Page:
About Breakstone, White & Gluck
At Breakstone, White & Gluck, our Boston car accident lawyers have over 100 years combined experience. Our lawyers are committed to providing aggressive representation and obtaining the best possible financial results for clients – in every case. We represent clients injured by car crashes and in truck accidents in Boston, Cambridge, Somerville and across Massachusetts.
For a free legal consultation, contact us at 800-379-1244 or 617-723-7676 or use our contact form.
Parent-teen contracts are the focus as the National Highway Traffic Safety Administration observes Teen Driver Safety Week Oct. 17-24.
It’s been well documented that teen drivers face more risks on the road than other drivers. Motor vehicle accidents are the leading cause of death for teens. Teen drivers are involved in three times as many fatal crashes each year as all other drivers.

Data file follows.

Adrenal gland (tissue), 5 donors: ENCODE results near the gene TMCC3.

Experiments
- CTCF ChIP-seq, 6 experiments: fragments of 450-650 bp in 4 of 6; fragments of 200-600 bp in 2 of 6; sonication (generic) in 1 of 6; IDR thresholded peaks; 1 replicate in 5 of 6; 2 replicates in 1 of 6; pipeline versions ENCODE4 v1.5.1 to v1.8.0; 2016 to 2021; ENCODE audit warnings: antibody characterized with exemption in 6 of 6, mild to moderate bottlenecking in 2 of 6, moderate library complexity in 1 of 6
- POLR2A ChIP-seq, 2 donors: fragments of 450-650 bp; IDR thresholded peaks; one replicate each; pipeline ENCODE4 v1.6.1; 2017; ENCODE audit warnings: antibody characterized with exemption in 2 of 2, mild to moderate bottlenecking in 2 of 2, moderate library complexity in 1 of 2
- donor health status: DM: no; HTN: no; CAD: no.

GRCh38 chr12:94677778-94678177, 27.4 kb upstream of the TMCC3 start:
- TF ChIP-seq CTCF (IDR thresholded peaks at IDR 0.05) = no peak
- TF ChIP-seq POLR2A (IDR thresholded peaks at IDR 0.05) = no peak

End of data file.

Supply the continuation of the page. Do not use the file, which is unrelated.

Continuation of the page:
Safety officials are pushing a number of efforts this Teen Driver Safety Week, including parent-teen contracts, stronger junior operator laws, improving use of seat belts and reducing teen access to alcohol.
Parent Teen Contracts
The parent-teen contracts are available from insurance companies, auto club AAA and government offices. They cover areas such as seat belt use, passengers allowed in the car, alcohol and nighttime driving. While the contracts may offer teens an insurance discount, many advocates see them as a way to involve parents. The Center for Disease Control is stressing parent involvement with its “Parents are the Key” education campaign launched this week.